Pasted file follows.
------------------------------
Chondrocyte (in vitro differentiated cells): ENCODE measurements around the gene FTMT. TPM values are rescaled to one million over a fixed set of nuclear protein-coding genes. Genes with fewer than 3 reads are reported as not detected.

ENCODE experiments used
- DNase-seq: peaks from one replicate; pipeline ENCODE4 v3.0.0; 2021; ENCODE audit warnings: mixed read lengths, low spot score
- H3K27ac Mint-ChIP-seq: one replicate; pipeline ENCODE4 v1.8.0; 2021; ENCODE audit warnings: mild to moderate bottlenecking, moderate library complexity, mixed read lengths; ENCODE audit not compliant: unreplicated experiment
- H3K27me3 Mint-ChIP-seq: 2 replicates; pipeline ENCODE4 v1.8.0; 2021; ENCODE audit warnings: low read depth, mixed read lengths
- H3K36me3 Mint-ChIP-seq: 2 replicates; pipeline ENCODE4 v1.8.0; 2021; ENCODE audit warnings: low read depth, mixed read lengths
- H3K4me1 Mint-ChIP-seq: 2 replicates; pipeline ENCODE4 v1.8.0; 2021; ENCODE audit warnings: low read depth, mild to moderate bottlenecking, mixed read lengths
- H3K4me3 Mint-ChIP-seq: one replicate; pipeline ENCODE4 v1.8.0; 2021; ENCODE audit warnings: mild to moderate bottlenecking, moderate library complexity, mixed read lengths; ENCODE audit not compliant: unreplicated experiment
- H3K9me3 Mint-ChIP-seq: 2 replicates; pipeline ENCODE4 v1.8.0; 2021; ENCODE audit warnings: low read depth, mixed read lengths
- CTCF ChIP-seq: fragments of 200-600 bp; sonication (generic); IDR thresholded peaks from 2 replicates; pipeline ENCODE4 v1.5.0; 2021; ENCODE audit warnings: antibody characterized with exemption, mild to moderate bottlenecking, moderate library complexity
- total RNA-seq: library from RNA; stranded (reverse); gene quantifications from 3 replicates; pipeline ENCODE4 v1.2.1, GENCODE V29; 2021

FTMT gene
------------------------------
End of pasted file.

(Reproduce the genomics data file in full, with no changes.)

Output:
Chondrocyte (in vitro differentiated cells): ENCODE measurements around the gene FTMT. TPM values are rescaled to one million over a fixed set of nuclear protein-coding genes. Genes with fewer than 3 reads are reported as not detected.

ENCODE experiments used
- DNase-seq: peaks from one replicate; pipeline ENCODE4 v3.0.0; 2021; ENCODE audit warnings: mixed read lengths, low spot score
- H3K27ac Mint-ChIP-seq: one replicate; pipeline ENCODE4 v1.8.0; 2021; ENCODE audit warnings: mild to moderate bottlenecking, moderate library complexity, mixed read lengths; ENCODE audit not compliant: unreplicated experiment
- H3K27me3 Mint-ChIP-seq: 2 replicates; pipeline ENCODE4 v1.8.0; 2021; ENCODE audit warnings: low read depth, mixed read lengths
- H3K36me3 Mint-ChIP-seq: 2 replicates; pipeline ENCODE4 v1.8.0; 2021; ENCODE audit warnings: low read depth, mixed read lengths
- H3K4me1 Mint-ChIP-seq: 2 replicates; pipeline ENCODE4 v1.8.0; 2021; ENCODE audit warnings: low read depth, mild to moderate bottlenecking, mixed read lengths
- H3K4me3 Mint-ChIP-seq: one replicate; pipeline ENCODE4 v1.8.0; 2021; ENCODE audit warnings: mild to moderate bottlenecking, moderate library complexity, mixed read lengths; ENCODE audit not compliant: unreplicated experiment
- H3K9me3 Mint-ChIP-seq: 2 replicates; pipeline ENCODE4 v1.8.0; 2021; ENCODE audit warnings: low read depth, mixed read lengths
- CTCF ChIP-seq: fragments of 200-600 bp; sonication (generic); IDR thresholded peaks from 2 replicates; pipeline ENCODE4 v1.5.0; 2021; ENCODE audit warnings: antibody characterized with exemption, mild to moderate bottlenecking, moderate library complexity
- total RNA-seq: library from RNA; stranded (reverse); gene quantifications from 3 replicates; pipeline ENCODE4 v1.2.1, GENCODE V29; 2021

FTMT gene